What is especially sinister about child molesters is that they often take advantage of a child’s ignorance about sex to perpetuate the assault.
When Oprah Winfrey spoke to admitted child abusers and their therapists about the tactics and strategies they used to groom their victims, one of the most disturbing revelations was when the predators described how they could manipulate the assault so that it felt good for the victim.
“That confuses the child into blaming themselves when it’s never the victim’s fault,” Oprah said during the interview. Oprah was the victim of a rape at age 9, and molestation from age 9 to 14.
There are several instances in which famous African-American men—only after having spoken about their early sexual encounters (often with women who were much, much older than they were)—realized or, more often than not, were told that they might have been victims of sexual abuse.
In part 3 of The Root series Keeping Black Men Healthy (read parts 1 and 2), we look at celebrities who shared these personal stories of child abuse, with a particular emphasis on the aforementioned kind of abuse: men who either did not understand or did not completely agree that they were, in fact, sexually assaulted as children. The stories of R&B star Chris Brown and New York City radio and TV personality Charlamagne Tha God come to mind.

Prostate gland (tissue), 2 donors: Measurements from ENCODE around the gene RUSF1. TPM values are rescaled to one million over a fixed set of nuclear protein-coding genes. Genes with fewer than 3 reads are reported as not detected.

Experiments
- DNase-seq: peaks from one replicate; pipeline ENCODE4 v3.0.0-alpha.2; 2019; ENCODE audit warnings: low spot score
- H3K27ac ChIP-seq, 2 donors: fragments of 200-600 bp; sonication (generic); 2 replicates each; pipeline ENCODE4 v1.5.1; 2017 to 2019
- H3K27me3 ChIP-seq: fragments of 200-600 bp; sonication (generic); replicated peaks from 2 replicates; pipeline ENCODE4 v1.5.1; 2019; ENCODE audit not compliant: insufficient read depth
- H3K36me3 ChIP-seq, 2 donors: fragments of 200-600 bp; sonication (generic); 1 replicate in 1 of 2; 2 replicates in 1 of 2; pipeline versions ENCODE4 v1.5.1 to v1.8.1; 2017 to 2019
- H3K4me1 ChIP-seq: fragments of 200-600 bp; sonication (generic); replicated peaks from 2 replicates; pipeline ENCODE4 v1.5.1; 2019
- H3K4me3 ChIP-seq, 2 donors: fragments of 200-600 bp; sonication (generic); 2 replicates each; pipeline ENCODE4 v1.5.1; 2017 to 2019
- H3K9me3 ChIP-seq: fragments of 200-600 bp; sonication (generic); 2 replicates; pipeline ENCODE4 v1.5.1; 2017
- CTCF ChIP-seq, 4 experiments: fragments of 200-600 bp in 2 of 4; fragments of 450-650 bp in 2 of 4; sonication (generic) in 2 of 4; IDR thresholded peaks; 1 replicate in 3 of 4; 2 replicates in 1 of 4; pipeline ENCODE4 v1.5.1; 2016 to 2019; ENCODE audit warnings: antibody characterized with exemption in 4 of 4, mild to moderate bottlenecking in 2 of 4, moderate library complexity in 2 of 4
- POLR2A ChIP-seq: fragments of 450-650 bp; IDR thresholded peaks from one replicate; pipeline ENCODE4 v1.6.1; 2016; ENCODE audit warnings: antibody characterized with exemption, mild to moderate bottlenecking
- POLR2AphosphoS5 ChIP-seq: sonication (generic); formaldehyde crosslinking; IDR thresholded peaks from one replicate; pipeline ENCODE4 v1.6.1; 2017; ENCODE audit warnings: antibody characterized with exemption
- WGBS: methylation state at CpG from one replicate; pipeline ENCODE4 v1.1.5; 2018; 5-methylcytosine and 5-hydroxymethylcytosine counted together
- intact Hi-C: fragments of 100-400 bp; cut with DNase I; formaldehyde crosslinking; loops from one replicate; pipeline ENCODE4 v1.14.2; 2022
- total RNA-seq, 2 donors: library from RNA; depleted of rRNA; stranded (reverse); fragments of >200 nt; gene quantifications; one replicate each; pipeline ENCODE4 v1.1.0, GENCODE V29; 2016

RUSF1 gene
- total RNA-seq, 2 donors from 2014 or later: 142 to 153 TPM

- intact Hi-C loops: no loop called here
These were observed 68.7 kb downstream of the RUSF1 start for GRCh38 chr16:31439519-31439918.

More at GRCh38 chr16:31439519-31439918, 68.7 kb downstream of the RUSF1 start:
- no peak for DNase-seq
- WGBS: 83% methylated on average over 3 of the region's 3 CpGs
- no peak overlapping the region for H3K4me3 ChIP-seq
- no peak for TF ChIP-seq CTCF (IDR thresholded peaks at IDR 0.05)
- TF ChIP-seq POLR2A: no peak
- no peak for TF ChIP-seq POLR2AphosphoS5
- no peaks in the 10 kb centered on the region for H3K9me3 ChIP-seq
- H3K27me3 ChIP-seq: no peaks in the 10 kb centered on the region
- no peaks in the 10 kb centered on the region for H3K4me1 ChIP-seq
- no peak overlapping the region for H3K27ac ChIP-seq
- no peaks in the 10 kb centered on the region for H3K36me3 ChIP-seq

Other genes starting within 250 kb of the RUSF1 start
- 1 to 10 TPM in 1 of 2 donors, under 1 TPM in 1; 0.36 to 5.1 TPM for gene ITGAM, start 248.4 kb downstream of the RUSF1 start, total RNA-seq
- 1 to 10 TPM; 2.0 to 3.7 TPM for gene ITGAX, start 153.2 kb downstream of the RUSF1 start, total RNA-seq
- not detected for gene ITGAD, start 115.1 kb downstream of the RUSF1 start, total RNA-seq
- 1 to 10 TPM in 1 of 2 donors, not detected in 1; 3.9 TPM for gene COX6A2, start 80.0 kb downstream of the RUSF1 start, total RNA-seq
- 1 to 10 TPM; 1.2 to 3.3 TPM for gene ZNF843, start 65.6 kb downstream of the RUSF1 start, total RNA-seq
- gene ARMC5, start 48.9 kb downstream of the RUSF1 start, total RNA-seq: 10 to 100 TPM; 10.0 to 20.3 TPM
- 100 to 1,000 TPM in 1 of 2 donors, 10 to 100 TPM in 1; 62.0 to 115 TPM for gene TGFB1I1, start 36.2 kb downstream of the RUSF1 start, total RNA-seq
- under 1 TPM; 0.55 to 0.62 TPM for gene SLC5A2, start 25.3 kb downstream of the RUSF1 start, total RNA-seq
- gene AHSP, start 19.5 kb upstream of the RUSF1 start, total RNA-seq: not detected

Their experiences shed light on the role that race and gender can play with regard to sexual predation, and how young black men are not often raised to think of themselves as capable of being victims of sexual activity. In fact, some black boys perceive most sexual activity as “a source of pride—or a rite of passage—instead of abuse.”
R. Kelly’s experience sits on the side of the spectrum that suggests he had a healthy awareness of the foul play taking place during his assault. In his 2012 autobiography, Soulacoaster: The Diary of Me, the R&B icon describes how he grew up in a house full of women who walked around half-naked, and that one woman in particular would have a young Robert take pictures of her and her partner having sex.
Another woman began to sexually abuse Kelly when he was 10 years old and did so for several years. The silver lining to this—however faint—is that Kelly described how he felt ashamed about the molestation, which is a normal reaction for a young child who was forced into such horrid acts. It suggests that he immediately knew something was awry.
Robert would go on to gain notoriety for an infatuation with dating underaged females and was accused of child pornography, which is evidence, perhaps, of how these sorts of things are cyclical and perpetuate themselves from victim to abuser and back again.
When Brown told The Guardian that he lost his virginity at age 8 to a 14- or 15-year-old girl, it sent commentators into a frenzy. The Root’s Keli Goff argued that a lot of his issues as an adult likely stemmed from that traumatic incident, especially since the trauma went undiagnosed: Brown attributed the incident to normal activities that typically occur in the country.